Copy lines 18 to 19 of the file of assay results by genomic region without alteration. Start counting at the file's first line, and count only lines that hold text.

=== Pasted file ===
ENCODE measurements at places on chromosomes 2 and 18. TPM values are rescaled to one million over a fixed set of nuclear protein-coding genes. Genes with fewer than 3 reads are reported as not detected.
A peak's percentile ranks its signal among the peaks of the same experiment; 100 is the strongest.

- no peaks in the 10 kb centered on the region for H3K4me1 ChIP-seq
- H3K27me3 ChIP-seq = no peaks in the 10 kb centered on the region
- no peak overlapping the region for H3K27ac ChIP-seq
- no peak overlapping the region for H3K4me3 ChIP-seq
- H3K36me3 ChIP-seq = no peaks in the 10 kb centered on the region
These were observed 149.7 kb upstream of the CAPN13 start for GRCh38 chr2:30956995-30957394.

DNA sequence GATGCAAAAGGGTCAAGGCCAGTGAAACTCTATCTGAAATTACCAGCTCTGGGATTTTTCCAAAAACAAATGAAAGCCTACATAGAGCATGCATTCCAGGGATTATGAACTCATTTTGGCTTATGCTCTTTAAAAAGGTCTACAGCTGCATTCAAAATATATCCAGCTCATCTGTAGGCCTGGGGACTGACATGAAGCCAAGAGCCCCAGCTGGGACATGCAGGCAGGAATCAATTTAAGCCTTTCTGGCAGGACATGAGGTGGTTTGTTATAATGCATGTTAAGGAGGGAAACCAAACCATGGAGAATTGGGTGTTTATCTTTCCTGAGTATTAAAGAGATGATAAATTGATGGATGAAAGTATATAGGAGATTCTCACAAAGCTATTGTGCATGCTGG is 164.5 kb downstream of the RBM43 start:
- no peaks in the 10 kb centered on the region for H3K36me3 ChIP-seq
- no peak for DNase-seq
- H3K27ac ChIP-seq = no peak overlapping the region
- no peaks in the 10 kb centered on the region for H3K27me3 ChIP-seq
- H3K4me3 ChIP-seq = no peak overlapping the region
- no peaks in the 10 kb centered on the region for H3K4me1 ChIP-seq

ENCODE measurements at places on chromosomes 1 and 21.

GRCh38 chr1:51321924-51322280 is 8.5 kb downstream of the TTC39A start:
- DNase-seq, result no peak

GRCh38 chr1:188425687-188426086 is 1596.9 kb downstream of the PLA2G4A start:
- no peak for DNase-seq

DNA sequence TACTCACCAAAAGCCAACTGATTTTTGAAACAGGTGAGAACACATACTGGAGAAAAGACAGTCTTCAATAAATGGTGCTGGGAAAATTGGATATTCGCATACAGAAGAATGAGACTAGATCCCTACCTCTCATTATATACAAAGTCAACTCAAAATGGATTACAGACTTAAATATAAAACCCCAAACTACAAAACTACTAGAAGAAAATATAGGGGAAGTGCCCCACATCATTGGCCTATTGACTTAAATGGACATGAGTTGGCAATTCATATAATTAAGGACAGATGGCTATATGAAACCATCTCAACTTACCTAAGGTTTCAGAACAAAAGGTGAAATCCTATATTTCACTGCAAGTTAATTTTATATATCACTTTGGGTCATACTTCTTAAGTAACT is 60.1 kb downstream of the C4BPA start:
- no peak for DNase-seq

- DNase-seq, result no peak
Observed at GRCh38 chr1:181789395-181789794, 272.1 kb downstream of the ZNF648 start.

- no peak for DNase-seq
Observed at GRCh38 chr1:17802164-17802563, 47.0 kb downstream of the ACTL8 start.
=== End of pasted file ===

- DNase-seq, result no peak

GRCh38 chr1:188425687-188426086 is 1596.9 kb downstream of the PLA2G4A start: